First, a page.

Why Starting a Relationship With a New Doctor Is Like Dating


A friend recently called to ask for advice about how to react to an order written by a new physician for her son. At the time, her son was hospitalized following surgery to place an ileostomy. The gastroenterologist had recently introduced the concept of tracking “ins and outs” to my friend, and as a part of that, the GI team also began to teach her about replacement for fluid lost and maintaining hydration. Specifically, she wanted to know if she should push back against the order.

She shared the frustration she and her husband felt that they were slowly moving in the direction of a place where fewer and fewer physicians and healthcare professionals truly understood their son. She said her son had never received any fluid at the rapid pump rate that was just ordered to allow her son to receive water through his j-tube. And so, she asked me, should I push back and tell them no?

It’s easy to feel alone in this situation, alone in the middle of a hospital filled with people and alone in the healthcare system. This is especially true when patients and families must manage chronic illness, special health care needs and/or disability. I was struck during and after the conversation about how quickly my friend went into battle mode: us versus them.

While this may have been her innate fight-or-flight response kicking in during a difficult time, I had to wonder, how much of this is taught? Taught in the school system and the pursuit of special education. Taught in how we too often define “advocacy” as a fight. Taught through sports. While a competition is at its core a battle for the win, why, in healthcare, do we turn that competitive edge onto our own teammates? Why do physicians and patients and family not view each other as teammates as readily as they view each other as foe?

In saying that they don’t understand or know my child, this friend moved into us-versus-them mode. This automatic shift happened because the parents do not yet have a mutually beneficial relationship with these new physicians. Because the physician most likely operates in the way physicians have been trained for ages: diagnose, treat, next patient. Instead of engaging the patient and family to share their goals and help develop the treatment plan (beyond requesting report from the family), the “relationship” is solely paternalistic.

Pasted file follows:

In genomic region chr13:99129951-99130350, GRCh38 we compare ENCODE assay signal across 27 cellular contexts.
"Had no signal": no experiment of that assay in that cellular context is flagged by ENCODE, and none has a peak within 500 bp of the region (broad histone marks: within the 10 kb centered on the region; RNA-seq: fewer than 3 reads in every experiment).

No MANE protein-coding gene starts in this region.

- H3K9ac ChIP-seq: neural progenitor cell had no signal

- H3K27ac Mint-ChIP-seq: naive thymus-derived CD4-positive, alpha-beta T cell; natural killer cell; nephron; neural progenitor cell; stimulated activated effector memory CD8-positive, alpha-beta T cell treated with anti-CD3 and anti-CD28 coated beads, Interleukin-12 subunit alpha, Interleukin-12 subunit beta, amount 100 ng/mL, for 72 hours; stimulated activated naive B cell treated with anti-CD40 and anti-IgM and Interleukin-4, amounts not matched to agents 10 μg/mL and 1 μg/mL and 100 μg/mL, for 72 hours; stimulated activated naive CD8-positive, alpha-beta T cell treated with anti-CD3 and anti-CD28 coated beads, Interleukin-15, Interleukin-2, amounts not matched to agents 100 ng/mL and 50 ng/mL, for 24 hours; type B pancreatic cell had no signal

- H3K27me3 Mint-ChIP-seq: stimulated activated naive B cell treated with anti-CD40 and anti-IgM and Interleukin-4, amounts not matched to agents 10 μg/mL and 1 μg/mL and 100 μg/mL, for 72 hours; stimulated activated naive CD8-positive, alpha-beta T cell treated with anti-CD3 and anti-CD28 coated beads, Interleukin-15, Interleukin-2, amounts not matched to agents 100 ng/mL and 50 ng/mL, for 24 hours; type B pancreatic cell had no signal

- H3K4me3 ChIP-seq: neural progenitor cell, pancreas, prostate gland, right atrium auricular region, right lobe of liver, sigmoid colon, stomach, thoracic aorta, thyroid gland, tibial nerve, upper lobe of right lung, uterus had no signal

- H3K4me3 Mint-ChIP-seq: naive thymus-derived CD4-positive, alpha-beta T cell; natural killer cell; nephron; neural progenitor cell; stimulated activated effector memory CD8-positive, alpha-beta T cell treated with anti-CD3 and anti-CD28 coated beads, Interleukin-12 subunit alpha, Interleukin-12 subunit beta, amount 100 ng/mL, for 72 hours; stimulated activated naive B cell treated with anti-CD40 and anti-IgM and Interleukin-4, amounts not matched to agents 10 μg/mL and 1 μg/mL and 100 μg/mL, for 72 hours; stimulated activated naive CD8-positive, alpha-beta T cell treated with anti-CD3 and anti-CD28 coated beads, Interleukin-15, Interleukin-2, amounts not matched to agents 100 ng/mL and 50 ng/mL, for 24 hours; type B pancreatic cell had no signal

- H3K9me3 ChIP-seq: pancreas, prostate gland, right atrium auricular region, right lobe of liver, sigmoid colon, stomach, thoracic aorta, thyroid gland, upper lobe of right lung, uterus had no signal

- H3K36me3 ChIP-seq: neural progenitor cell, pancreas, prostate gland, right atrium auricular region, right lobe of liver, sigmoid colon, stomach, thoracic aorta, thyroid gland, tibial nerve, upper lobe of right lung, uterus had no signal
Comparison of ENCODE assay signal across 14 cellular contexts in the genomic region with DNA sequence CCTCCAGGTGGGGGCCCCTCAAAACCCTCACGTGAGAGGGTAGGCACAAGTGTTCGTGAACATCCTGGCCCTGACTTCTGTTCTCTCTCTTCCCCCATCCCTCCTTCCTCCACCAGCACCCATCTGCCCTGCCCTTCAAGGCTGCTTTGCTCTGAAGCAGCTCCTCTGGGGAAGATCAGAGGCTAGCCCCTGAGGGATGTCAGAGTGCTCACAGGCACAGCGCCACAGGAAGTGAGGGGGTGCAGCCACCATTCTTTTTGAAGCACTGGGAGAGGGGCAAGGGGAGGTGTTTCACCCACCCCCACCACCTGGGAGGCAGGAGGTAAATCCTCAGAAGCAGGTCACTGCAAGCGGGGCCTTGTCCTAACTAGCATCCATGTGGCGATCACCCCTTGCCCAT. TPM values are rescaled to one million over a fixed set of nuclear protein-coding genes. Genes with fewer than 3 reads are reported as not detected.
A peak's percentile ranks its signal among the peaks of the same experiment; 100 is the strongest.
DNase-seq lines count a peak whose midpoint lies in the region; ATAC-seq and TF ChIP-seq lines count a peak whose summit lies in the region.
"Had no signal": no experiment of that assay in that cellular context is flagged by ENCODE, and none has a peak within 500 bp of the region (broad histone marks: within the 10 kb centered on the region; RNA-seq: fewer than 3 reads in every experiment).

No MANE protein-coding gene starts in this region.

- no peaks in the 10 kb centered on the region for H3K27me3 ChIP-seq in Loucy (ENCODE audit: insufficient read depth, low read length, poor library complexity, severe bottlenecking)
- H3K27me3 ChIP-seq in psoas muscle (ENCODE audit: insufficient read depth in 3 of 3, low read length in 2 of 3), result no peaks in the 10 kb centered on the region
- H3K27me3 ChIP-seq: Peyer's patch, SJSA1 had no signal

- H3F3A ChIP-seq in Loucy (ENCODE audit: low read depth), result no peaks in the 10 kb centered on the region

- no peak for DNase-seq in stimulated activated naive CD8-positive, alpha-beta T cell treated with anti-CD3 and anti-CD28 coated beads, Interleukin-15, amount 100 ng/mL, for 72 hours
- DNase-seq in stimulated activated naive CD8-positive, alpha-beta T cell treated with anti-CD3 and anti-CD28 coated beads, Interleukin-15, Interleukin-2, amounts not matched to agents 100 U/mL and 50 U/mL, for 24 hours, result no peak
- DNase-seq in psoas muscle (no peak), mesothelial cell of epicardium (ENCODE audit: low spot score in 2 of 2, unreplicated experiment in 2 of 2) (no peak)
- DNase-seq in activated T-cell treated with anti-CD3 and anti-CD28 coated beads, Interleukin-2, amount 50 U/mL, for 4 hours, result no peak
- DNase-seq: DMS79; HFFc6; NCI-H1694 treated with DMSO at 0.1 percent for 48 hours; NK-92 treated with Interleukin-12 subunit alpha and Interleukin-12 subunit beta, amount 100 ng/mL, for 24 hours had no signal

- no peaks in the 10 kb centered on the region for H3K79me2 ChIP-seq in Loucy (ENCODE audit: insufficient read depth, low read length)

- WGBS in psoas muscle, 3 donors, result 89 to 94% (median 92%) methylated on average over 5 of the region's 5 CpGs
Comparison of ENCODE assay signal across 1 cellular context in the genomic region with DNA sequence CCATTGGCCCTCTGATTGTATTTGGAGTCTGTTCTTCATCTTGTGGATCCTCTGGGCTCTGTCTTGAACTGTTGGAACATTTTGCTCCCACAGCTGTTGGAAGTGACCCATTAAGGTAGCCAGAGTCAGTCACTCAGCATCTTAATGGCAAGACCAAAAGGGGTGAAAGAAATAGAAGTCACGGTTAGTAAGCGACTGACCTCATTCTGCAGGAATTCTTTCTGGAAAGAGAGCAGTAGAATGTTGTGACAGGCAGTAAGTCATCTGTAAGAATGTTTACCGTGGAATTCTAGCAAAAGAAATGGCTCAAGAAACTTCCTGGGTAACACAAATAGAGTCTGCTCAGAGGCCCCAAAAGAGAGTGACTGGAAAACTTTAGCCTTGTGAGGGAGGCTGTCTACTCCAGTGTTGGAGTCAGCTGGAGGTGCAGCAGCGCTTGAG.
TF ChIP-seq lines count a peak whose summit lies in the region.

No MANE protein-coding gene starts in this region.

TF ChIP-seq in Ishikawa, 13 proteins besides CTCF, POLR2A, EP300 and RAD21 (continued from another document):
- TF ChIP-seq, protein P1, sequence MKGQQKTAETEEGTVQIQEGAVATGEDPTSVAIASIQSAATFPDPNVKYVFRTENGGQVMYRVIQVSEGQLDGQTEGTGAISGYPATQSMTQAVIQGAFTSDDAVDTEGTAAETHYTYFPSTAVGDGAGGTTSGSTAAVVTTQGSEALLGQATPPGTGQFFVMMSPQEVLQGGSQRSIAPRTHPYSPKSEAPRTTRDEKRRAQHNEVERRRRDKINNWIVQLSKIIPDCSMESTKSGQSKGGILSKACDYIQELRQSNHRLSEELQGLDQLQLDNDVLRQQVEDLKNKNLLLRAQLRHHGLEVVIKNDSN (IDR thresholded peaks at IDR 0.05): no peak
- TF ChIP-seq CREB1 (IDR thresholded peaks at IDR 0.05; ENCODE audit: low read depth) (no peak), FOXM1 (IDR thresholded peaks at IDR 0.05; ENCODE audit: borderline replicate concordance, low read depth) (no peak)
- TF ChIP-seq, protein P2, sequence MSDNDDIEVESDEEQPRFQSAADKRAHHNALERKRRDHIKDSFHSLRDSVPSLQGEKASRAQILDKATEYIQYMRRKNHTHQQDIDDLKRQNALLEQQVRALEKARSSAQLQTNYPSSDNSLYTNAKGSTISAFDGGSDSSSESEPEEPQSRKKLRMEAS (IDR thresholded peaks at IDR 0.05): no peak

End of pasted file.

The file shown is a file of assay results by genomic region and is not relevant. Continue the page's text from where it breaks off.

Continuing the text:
There is no relationship or team in this situation, or at least not yet.

As we talked more about the newness of this GI team to her son’s care, I was struck by how much the relationship between physician and patient and family goes through a courting ritual not unlike the what my husband and I did prior to marriage. Historically, courting is the phase of a relationship when a couple gets to know one another and decides whether or not they will move on to engagement and then marriage. While Hollywood portrayals of courtship are full of hearts, candy and roses, for most of us the magic and romance is mixed in with some heavy doses of reality.

The courtship dance

A physician consult room or office is not unlike the table where you sit during your first dinner date. You are checking each other out, investigating and exploring. There is listening and lots of talking and sharing. There is flirting, puffing, strutting, etc.

Although a spin around the exam room in a waltz is unlikely, there is a choreographed movement between patient and physician just as intimate as sharing a dance, holding hands or even a first kiss: the physical exam. It requires getting to know one another first. It requires trust to expose and share very personal details and allow physical examination. In the end, we enter into this dance in the exam room for the same reason I did decades ago during drinks in a bar in New Orleans with my husband; because we hope it is the beginning of something good (beautiful), beneficial for both and a long journey together full of health, happiness, strength and support. OK, and sometimes a little magic, too!

Swapping life stories

You know a date is going well when the conversation flows. You each show genuine interest in each other and share about anything and everything. You say things like: “I feel like I have known you forever” or “I could talk to you all night” or even “I want to know everything about you, what makes you happy, sad and scared, etc.” Sadly, however, many of us have had dates where talking flows but it only flows in one direction, and life stories of both are not shared.

Many times a medical exam is just like this less-than-desirable date — and the one-sided flow is not by choice. The patient and family often feel on the hot seat or like they are in an interrogation. Unlike a romantic date, the life story swap in an exam room will not be complete for both parties. And that is OK. To be able to trust, conversation must flow both ways, be honest and open. A facial expression, hand on a shoulder or earnest listening go a long way in expressing sincerity and caring. A physician who oozes genuineness and empathy, and maybe shares about their dog or love of music (because the patient or family did, too), is making connections and forming bonds.